Tasting Blandy’s, the Essence of Madeira

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Whether you think I am talking about cooking wine, or are an actual lover of these fortified wines, this post has something for everyone, thanks to our recent time at Blandy’s on Madeira Island.

The trip was spontaneous, thus not much prior research except for reading Tom Mullen’s Forbes article and booking a tour at the only organic winery on the island, Bona Terra. Unfortunately, they canceled the morning of due to a problem with construction on their property. Our fallback was a drive along the incredibly beautiful coast and a long levada* walk, perfect for the day before our Blandy’s visit.

Madeira, The Island and Wine

Madeira, a fortified wine available in a range from dry to sweet styles, gets its name from the Portuguese island of Madeira. The winemaking is unique in that after distilled grape spirits are added, it calls for heat and oxygen during aging, two things most winemakers steer completely clear of during that time. But with Madeira, it creates distinctive flavors and delivers higher acidity creating the unique style, and very long-lived wines, even after a bottle is opened.

Another characteristic of Madeira wines is acidity. According to our Blandy’s Madeira tour host, the soils on the volcanic island, rich in minerals, iron and phosphor, contribute to the acidity of the Madeira wines. It is one of the most remarkable assets of the wines, keeping them fresh, even after years in the bottle. We experienced this during our tasting!

Touring Blandy’s Wine Lodge – Barrels

Founded over 200 years ago, Blandy’s continues to be run by the founding family, the seventh generation today – agronomist Chris Blandy. The heart of the family business, the Lodge, is conveniently located in downtown Funchal, the main city on the small island.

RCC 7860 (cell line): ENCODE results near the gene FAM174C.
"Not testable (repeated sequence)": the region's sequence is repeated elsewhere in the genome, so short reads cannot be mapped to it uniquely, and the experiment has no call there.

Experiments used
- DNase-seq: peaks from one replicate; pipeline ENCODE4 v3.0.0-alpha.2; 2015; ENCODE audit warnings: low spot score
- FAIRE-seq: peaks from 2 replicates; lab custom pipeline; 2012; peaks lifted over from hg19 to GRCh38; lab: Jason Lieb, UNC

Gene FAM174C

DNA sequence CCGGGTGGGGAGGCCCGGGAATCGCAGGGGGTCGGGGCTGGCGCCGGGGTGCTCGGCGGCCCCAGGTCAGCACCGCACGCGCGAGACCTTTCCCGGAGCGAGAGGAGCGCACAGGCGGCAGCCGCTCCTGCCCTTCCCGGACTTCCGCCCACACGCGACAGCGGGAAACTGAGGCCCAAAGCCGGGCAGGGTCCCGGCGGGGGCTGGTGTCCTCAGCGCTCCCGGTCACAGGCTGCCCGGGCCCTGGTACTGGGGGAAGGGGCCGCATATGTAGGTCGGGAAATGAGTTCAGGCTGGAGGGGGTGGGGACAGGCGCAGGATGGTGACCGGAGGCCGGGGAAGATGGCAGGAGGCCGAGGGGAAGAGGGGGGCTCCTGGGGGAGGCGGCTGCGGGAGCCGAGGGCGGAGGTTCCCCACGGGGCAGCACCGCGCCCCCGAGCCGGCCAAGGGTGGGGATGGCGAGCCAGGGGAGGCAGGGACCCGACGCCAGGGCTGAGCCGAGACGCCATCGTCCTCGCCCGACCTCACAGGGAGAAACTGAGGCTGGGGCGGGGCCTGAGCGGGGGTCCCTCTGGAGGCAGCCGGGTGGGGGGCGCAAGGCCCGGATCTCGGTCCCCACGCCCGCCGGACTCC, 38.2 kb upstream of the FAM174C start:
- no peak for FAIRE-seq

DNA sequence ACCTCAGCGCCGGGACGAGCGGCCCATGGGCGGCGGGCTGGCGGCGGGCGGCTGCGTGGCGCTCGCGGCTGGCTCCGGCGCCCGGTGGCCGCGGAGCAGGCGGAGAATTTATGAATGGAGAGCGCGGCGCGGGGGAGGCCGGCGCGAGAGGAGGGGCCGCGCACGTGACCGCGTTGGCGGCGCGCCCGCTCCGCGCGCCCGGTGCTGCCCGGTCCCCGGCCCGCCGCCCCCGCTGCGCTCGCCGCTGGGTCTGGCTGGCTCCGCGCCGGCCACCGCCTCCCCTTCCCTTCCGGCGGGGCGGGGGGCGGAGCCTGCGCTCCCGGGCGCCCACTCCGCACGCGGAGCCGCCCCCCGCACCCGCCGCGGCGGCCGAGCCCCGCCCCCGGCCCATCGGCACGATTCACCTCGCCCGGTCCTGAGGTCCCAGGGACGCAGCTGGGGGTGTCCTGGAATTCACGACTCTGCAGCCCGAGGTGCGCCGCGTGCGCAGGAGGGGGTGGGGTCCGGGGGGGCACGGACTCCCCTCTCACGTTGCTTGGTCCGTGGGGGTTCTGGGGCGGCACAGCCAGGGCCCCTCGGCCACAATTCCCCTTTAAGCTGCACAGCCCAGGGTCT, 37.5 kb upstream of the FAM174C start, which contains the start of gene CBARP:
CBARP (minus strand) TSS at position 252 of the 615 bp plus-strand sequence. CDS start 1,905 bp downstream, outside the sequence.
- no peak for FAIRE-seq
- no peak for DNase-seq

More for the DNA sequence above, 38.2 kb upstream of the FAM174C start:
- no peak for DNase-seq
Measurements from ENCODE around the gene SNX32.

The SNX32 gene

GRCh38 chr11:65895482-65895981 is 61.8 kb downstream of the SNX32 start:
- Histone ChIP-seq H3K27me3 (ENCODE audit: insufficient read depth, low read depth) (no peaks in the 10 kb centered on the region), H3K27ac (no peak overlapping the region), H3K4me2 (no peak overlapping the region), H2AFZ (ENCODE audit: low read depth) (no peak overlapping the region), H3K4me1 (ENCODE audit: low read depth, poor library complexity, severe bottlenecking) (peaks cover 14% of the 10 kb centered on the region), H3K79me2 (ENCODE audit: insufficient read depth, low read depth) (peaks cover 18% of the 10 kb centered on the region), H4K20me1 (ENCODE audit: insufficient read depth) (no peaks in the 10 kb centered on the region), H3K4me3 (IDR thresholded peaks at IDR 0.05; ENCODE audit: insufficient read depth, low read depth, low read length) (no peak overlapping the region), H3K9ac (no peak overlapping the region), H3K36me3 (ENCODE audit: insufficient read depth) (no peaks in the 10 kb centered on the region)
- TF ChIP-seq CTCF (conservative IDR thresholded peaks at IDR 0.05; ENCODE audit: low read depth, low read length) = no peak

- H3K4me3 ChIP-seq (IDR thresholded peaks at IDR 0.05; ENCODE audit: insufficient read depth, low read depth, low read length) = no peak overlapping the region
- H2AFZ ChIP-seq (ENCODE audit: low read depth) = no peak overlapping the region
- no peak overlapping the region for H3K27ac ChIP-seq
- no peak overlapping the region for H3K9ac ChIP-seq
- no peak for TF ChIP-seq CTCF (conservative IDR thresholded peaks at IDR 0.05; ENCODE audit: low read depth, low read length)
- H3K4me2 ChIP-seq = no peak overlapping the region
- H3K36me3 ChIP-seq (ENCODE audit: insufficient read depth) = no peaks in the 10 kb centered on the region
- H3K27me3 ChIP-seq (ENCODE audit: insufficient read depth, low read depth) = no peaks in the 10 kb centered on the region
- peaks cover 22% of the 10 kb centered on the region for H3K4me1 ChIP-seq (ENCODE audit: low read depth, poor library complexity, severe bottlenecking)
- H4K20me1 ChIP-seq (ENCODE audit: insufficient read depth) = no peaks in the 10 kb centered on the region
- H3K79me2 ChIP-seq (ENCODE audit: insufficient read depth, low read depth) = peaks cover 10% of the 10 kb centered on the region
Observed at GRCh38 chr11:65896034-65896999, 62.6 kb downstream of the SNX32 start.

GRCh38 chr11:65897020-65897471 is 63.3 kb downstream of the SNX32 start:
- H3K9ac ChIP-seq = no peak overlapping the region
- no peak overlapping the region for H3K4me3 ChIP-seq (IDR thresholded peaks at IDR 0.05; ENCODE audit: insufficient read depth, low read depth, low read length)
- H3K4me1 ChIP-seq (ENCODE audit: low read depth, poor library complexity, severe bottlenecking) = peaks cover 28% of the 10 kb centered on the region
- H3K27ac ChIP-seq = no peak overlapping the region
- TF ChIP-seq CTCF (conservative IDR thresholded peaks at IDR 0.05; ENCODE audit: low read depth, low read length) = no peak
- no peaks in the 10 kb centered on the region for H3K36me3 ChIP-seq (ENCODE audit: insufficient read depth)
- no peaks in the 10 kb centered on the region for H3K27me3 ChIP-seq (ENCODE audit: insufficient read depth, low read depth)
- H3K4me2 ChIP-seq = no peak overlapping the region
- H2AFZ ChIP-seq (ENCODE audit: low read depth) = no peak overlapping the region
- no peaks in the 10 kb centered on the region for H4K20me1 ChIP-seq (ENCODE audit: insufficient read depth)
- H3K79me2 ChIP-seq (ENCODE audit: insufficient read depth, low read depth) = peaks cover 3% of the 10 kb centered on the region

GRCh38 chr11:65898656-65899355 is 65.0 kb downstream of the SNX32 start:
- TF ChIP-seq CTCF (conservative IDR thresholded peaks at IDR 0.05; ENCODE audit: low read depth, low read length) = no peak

We spent two afternoons visiting, of which the first was a bit later, thus we opted to start exploring vintages in their Frasqueira (vintage) tasting room followed by their vintage facility tour the next day. Yet before I discuss the wines, both the barrels and Madeira aging, along with vintage declaration, need an introduction.

Blandy’s has hundreds of barrels ranging from 100 to 2,500 liters in mainly American oak, but also Brazilian sandalwood and chestnut. Their maintenance is the full-time job of four staff coopers.

It is mesmerizing trying to make sense of barrel contents. How do you know what is in each other than the grape, which by the way also refers to the wine style?

If the date is prominent, that’s the year the grapes were harvested.

If no date, take the zero out of the number next to the grape name and you have the year. The Terrantez inside this Blandy’s Madeira barrel below is from the 1987 vintage.

Each barrel shows the amount of wine inside (600 liters in this Bual barrel below).

The wine in all barrels is one of a handful of grapes, each one relates to a specific wine style. Below you will find a list of grapes and the wine styles produced from each.

Aging Madeira  

I won’t go into the winemaking here but know after harvest, grape crushing and fermentation, the young wines are put into their specific barrel and kept in the warmer loft area of the lodge which encourages aging.

The winemaker determines when it’s time to bring each barrel downstairs for a breath of cooler air; they remain there aging via the tradtional canteiro* method, interacting with the air for anywhere from a few years to a century.

I say ‘interacting with air’ above because the barrels are never 100% full. As mentioned above, Madeira is an oxidized wine thus unlike most regular still wine, airspace for oxidation to occur during aging is essential. It is key for development of the caramel, roasted nut, stewed fruit, and smoky aromas and flavors, to name a few.